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House prices in the UK suburbs have grown at record rates, according to new research, with city dwellers helping to drive the spike as they hunt for more space.

An analysis of mortgage transactions included in the Halifax House Price Index between March 2020 and June 2021 revealed that house prices in major British cities (excluding London) grew by an average of 8.9 per cent.

However, in the areas surrounding those cities, average house price growth was much higher at 10.8 per cent, turning the traditional trends on their head.

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Drilling into details, researchers found that the picture varied significantly in individual cities across the country.

In Plymouth, on England’s South West coast, the city itself saw house price growth of 5.8 per cent between March 2020 and June 2021, while in the surrounding areas, the average was 16.1 per cent.

This was driven by the likes of South Hams – home to Salcombe, Britain’s most expensive seaside town – which at 26.3 per cent has seen exceptional house price increases during the pandemic.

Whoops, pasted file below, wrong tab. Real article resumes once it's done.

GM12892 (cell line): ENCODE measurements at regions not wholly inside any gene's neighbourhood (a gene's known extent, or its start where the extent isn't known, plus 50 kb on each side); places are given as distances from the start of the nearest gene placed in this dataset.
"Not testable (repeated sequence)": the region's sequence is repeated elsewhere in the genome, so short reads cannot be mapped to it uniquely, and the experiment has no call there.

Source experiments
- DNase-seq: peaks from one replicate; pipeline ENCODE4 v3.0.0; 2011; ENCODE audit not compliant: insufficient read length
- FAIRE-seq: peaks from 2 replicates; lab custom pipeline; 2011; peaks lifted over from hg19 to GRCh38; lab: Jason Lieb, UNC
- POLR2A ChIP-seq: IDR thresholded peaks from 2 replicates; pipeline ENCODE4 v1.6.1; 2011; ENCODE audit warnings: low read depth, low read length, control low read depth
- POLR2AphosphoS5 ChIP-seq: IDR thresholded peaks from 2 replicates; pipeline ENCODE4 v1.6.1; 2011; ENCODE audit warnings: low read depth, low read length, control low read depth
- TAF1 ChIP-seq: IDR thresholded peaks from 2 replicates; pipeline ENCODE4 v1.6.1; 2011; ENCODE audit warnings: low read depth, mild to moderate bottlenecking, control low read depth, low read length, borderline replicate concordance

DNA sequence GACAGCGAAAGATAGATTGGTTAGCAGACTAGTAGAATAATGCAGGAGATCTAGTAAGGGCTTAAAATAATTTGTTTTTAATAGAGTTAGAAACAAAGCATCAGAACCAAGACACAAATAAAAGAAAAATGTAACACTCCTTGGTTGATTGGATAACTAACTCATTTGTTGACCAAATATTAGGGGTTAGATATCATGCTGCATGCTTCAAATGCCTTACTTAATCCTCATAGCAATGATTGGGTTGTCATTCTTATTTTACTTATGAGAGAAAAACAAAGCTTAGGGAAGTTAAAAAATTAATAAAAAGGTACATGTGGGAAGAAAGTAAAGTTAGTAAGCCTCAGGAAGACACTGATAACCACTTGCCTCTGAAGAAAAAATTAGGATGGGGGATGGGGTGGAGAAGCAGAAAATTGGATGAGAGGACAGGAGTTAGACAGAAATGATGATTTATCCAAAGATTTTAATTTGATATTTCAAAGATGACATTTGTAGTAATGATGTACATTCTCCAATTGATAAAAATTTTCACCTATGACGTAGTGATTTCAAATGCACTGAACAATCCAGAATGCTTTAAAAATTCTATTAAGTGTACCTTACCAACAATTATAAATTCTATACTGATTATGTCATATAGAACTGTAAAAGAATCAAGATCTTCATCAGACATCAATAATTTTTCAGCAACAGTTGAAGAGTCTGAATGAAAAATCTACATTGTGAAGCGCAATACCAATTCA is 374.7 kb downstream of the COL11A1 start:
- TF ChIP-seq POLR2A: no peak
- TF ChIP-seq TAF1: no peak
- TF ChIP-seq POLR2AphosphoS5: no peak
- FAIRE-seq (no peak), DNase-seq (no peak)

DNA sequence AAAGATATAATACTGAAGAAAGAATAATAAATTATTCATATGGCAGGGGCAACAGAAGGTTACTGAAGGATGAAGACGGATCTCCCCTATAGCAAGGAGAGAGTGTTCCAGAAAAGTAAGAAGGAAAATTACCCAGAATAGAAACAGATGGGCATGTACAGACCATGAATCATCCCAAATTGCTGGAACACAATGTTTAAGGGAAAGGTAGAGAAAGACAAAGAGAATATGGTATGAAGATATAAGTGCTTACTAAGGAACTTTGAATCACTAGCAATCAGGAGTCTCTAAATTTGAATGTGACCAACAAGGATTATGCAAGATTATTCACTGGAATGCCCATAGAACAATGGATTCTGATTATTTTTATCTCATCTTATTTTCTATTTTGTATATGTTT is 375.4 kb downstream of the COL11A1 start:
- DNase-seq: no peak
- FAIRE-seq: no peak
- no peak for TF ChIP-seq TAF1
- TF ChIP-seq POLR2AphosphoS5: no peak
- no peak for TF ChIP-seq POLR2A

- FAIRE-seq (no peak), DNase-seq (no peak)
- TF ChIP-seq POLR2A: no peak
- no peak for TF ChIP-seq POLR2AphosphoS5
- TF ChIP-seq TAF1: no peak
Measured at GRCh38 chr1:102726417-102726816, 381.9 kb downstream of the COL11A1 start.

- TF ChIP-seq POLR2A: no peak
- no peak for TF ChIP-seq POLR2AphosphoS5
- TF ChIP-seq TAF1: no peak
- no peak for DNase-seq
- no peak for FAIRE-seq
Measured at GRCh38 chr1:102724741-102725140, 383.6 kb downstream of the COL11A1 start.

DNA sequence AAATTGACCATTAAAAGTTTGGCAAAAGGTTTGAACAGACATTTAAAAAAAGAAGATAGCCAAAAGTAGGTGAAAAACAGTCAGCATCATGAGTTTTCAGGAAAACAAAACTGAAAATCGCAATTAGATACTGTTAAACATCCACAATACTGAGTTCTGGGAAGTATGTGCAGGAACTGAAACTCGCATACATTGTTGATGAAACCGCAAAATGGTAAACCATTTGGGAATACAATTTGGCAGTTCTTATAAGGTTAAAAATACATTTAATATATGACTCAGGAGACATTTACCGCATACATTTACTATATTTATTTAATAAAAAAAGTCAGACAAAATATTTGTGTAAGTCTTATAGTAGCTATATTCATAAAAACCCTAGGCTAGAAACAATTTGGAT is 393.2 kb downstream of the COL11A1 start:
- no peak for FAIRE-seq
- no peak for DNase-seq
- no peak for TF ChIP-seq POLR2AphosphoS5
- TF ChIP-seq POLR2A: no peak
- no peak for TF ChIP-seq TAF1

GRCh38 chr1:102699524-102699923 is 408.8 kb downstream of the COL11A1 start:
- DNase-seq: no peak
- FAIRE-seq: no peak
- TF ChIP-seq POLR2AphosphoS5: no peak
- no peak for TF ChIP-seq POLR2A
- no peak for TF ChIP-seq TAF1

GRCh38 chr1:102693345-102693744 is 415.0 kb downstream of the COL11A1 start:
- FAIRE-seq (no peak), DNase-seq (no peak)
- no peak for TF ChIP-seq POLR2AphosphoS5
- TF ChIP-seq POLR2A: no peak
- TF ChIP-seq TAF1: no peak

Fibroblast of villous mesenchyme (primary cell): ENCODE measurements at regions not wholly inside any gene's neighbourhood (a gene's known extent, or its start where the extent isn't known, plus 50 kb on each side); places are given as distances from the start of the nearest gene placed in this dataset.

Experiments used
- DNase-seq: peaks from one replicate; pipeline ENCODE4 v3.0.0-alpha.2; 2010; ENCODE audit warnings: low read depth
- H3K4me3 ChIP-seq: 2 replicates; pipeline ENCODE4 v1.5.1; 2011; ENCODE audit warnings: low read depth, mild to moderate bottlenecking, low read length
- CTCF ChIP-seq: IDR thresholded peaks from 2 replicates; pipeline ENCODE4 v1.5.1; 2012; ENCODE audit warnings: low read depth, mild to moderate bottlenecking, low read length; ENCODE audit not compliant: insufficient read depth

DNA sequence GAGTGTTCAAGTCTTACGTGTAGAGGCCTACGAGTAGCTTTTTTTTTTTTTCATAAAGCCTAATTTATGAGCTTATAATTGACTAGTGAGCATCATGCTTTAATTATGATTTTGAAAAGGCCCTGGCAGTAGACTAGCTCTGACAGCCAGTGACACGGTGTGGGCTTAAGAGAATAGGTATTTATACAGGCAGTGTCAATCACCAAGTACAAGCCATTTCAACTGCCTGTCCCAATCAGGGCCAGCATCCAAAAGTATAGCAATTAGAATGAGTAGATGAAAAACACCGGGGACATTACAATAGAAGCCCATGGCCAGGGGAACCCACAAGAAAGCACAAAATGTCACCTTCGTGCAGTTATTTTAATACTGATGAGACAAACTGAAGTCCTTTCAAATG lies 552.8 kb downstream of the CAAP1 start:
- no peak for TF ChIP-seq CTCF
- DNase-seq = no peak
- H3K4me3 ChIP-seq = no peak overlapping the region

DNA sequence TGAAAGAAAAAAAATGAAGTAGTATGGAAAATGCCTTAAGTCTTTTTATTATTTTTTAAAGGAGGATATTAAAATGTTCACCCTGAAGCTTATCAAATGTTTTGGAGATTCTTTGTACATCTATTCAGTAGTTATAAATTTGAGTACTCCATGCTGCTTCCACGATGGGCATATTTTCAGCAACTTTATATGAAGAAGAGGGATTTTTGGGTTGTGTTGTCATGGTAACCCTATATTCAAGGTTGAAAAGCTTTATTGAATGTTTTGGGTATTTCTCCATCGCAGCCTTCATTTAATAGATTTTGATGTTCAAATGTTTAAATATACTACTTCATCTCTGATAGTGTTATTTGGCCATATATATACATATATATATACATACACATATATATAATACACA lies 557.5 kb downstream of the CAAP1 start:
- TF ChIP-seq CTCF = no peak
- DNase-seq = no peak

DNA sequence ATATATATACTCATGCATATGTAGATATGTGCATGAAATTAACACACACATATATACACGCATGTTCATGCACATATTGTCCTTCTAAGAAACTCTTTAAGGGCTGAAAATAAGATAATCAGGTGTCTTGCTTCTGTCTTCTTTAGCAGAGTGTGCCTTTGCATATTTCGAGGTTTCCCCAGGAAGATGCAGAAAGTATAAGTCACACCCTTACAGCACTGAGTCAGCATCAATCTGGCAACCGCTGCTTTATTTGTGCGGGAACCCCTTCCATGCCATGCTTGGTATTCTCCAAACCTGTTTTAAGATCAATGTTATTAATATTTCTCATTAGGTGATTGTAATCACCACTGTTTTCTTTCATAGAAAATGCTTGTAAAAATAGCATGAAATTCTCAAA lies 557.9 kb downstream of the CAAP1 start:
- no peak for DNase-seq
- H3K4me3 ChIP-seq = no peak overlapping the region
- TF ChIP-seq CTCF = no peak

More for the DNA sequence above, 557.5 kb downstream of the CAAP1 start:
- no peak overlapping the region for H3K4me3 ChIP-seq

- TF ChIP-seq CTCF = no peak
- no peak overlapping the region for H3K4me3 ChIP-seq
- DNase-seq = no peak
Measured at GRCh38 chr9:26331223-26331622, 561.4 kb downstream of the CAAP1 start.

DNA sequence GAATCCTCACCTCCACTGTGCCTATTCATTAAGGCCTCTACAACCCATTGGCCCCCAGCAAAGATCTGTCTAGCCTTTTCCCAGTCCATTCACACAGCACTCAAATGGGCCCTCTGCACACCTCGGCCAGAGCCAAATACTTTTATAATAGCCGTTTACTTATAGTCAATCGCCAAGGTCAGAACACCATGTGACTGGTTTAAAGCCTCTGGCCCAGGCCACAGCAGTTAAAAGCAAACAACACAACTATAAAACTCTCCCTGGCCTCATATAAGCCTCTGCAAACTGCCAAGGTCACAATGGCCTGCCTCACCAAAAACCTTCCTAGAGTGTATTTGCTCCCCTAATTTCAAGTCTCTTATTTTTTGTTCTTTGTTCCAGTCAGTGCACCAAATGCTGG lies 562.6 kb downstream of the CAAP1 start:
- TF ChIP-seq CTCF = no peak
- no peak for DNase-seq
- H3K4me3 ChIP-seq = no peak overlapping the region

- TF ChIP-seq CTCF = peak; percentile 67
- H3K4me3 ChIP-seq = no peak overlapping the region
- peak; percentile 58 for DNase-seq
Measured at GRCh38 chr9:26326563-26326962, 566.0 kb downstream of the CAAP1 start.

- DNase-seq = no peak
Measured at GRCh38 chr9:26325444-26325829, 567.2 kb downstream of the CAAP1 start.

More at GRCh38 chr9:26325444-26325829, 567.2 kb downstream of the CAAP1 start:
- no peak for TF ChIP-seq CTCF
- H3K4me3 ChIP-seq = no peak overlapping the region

Meanwhile in Leicester, house prices in the city grew by 6.5 per cent over the same period, compared to a rise of 12.1 per cent on average in the surrounding area, with Rutland and Melton up by 22.5 per cent.

However, further north it was a different story. In Newcastle, property price increases in the city itself (+6.5 per cent) continued to outstrip those in the surrounding areas (+4 per cent).

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North Tyneside was one of the few areas surrounding major British cities to record a fall in average house prices during the pandemic (-5.0 per cent).

Commenting on the findings Andrew Asaam, mortgages director at Halifax, said: ‘The pandemic has had a huge impact on the housing market right across the country.

‘This has been shaped by buyers’ demand for more space, a desire to move from the centre to more suburban locations, and the trend for more home working both now and in the future.

‘It’s clear from speaking to our mortgage customers that many have prioritised space over location as a result of more time spent at home over the last year and a half.

‘As consumers look for value in the market, that inevitably leads people to look further afield from major city centres, where you tend to get more property for your money.’

Analysts said another contributor to the trend was the stamp duty holiday, as people looked to buy larger, family-sized homes with the tax threshold raised to £500,000.

Overall, the Office for National Statistics recently revealed that the average house price across the UK had increased by 13.2 per cent between June 2020 and June 2021, from £234,668 to £265,668.


Source: This is Money

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